So for me, I limit dairy to only organic cheese, yogurt, and spreads, twice per week, and in 2-3 ounce servings.
5) Bust a move: Exercise has one of the most profound effects on managing your hormones and your insulin levels. for me included. Not only does exercise help the body remove excess insulin into the bloodstream, which levels out hormones, it also helps to decrease negative food cravings by the increase in serotonin levels. Exercising everyday for at least 30 minutes has helped me to lose sixty pounds, feel better, and look better, too! Also, for those suffering from s amenorrhea, or the absence of your period, recent studies have shown that increasing exercise to five days a week, and losing five percent body weight, generally less than twenty pounds, helps regulate cycled naturally!
6) Quit smoking: I won’t harp on this topic…much. I have never been a smoker, but many in my family have, and let me tell you there is nothing awesome about PCOS or Smoking. If you smoke and have PCOS, the only option you have to successfully treat PCOS is to quit. Nicotine, along with alcohol, have been proven to worsen PCOS, not to mention a host of other issues. And if this isn’t enough reason, stop smoking because there is someone, somewhere that loves you to pieces, and wants to alive and well. Stop smoking…please! Public service announcement, ended.
7) Always saturate colors, not fats: Researchers have found the best way to avoid hormonal imbalances is to avoid saturated fats, especially those found in animal products. Healthy plant fats, including coconut, seeds, and fish, are ideal for optimal heart health.
For me, I generally go with Meatless Mondays, which by cutting meat from your diet one night per week, can help you to:
- Limiting Your Cancer Risk. There are numerous medical journals and studies that suggest eating a diet high in fruits and vegetables may reduce cancer risk; noting that both red and processed meat consumption are associated with colon cancer.
- Potentially Reducing Heart Disease. A 2012 study from Harvard University study found that replacing saturated fats with foods rich in polyunsaturated fat, the lipids found in nuts and vegetable oils, reduces the risk of heart disease by twenty percent.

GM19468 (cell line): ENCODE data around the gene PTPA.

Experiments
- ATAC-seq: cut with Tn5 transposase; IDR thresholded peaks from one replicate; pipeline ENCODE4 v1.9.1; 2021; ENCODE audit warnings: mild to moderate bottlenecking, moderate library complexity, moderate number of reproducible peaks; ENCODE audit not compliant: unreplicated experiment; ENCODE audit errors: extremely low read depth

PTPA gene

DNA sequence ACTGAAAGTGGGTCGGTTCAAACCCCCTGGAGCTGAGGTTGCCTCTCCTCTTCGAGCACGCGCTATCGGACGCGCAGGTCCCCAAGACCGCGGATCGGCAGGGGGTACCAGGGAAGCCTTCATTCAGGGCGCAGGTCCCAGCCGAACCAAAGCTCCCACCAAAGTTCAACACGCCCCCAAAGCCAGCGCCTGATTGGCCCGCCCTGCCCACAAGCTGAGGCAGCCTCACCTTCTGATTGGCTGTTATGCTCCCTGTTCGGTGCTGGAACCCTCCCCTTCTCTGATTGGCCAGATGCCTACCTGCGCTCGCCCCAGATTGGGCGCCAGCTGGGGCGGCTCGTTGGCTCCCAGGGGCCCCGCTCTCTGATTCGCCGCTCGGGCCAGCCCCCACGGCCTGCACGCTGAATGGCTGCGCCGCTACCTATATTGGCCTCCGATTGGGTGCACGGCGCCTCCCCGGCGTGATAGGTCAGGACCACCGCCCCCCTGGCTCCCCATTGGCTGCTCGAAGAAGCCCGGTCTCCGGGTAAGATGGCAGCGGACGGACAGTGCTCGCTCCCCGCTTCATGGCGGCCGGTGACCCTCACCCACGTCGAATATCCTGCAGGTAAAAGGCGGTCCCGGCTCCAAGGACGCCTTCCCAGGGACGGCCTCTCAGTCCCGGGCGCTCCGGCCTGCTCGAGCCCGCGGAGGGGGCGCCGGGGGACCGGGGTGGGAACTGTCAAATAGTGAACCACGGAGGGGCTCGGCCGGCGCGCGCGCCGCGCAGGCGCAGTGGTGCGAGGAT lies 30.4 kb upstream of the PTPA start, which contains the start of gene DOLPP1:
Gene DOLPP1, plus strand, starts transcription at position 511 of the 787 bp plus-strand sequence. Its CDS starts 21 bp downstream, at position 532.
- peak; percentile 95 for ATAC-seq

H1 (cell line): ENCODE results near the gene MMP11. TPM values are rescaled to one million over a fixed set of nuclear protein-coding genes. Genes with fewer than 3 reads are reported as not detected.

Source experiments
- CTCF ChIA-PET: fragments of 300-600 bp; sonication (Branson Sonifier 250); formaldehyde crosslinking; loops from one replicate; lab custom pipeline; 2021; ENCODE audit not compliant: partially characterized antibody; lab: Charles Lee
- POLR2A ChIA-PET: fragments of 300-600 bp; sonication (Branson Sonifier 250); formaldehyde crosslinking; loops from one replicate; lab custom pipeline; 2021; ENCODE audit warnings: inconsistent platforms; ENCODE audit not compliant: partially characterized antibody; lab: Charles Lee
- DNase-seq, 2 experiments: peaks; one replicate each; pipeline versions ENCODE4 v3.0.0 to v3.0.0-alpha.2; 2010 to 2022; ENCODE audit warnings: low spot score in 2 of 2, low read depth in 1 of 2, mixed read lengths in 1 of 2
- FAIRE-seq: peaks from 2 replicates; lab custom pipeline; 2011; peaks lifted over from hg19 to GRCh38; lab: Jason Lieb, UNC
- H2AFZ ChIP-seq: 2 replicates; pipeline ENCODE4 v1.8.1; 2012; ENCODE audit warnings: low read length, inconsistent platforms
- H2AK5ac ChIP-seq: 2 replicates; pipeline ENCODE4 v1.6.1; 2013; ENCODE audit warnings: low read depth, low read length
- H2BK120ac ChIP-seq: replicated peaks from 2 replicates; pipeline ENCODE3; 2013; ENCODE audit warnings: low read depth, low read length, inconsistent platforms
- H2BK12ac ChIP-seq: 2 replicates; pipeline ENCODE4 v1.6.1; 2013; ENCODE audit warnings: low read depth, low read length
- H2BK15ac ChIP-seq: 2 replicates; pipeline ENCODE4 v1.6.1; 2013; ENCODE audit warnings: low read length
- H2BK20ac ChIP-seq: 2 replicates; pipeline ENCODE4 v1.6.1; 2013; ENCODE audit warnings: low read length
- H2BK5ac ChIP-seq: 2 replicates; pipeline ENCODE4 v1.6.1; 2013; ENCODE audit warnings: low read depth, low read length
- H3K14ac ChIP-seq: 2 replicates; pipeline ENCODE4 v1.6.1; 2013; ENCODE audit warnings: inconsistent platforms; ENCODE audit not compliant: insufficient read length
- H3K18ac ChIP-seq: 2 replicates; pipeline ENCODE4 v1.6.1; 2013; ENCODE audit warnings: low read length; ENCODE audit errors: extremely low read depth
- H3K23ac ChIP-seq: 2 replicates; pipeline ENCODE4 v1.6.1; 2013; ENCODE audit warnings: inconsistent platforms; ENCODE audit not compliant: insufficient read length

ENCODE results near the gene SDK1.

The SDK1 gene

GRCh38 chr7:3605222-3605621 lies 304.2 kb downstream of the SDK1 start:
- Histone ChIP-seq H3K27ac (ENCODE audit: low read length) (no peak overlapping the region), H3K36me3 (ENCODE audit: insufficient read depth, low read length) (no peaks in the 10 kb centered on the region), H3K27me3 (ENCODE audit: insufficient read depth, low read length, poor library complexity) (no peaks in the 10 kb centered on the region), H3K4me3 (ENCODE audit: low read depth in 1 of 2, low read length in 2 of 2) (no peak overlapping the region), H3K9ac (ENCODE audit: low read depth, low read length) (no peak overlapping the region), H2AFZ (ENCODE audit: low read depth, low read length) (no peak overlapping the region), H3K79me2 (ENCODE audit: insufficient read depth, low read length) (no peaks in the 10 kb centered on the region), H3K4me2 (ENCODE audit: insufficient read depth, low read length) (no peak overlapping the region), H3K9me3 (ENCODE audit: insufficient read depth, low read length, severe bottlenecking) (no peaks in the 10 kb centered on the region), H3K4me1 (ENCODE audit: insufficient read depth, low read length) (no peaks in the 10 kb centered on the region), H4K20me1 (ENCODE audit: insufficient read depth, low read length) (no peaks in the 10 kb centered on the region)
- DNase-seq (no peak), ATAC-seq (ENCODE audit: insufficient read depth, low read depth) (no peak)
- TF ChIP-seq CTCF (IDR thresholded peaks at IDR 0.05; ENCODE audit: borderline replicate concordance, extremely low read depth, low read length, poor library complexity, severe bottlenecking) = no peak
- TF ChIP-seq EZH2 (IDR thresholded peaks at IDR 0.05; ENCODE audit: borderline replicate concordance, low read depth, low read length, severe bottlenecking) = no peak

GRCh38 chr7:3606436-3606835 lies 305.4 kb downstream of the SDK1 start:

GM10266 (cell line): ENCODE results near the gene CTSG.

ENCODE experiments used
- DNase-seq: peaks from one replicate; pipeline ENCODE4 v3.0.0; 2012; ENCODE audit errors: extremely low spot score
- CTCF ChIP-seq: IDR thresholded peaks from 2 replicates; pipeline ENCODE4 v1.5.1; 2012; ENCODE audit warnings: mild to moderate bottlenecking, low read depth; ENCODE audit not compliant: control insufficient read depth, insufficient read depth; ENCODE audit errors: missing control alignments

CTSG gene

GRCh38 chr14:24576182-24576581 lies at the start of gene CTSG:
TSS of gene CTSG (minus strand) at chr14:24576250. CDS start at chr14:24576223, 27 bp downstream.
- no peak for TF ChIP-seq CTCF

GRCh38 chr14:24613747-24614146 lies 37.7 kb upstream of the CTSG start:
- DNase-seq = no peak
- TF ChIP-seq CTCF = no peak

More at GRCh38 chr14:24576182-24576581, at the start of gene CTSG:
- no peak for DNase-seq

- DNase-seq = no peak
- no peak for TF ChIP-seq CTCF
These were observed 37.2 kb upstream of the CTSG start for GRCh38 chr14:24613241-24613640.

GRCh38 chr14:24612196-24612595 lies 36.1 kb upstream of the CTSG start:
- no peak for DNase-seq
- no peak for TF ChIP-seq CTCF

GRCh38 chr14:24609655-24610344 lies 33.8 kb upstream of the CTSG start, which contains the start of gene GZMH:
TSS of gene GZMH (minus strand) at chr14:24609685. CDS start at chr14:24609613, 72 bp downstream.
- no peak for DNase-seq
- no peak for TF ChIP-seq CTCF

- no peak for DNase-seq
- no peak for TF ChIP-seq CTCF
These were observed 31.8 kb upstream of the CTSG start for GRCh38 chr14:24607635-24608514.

- Help Prevent Diabetes. Research suggests that higher consumption of red and processed meat increase the risk of type 2 diabetes.
- Help curb Obesity. Cutting meats out of your diet, even for one day a week, can help lower body weights and body mass indices, according to a recent study from Imperial College London.
- You May Live Longer. Red and processed meat consumption is associated with increases in cancer mortality and cardiovascular disease mortality.
- You Can Improve Your Diet. Consuming beans, lentils, or peas one day a week can results in higher intakes of fiber, protein, folate, zinc, iron and magnesium. with lower intakes of saturated.
- You Can Reduce Your Carbon Footprint. The United Nations’ Food and Agriculture Organization estimates the meat industry generates nearly one-fifth of the man-made greenhouse gas emissions that are accelerating climate change worldwide; which is 3-times the amount omitted by cars.
- Water Conservation. Going meatless for one day a week, can help conserve vastly needed fresh water supplies, as an estimated 1,800 to 2,500 gallons of water go into a single pound of beef production; feeding the cow and the like. Soy, in comparison, uses only 220 gallons of water per pound consumed.
- You Can Help Lessen Fossil Fuel Dependence. Consider this, according to the FDA, 40 calories of fossil fuel energy are expended, for every one calorie of beef consumed in this country. Eating one day a week without beef, for example, is a great way to cut fossil fuel demand.
- Cutting Your Food Budget. Cutting meat out of your weekly menu by one day, will save you nearly $20.00 a month, and $240.00 annually!
- Causing You To Think Outside The Box. Going meatless one meal a week will cause you to look for new ways to prepare dishes. Think globally. Try more ethnic dishes. Going meatless can help expand your culinary palette!
So, for me I like to think you can always go hog wild saturating the world with color, not fat.
8) Healthy Proteins: Getting enough protein is key to managing your insulin levels. Protein satiates the body’s craving of amino acids, which boost brain function, manage hormones, increase energy, and increase metabolism. Most women with PCOS suffer weight gain, and eating more protein than carbs is a great way to balance hormones and lose weight.
For me, I eat at at least 20-30 grams per meal for best results on insulin levels; good options include pumpkin seeds, hard boiled eggs, beans, legumes, and limited amounts of hummus.
I hope this list may help those who have PCOS, or those you know that living with the disease. So, readers…do you know anyone living with PCOS? Perhaps yourself? I’d love to hear your tips, advice, and bits of wisdom, too!
Here’s to better health,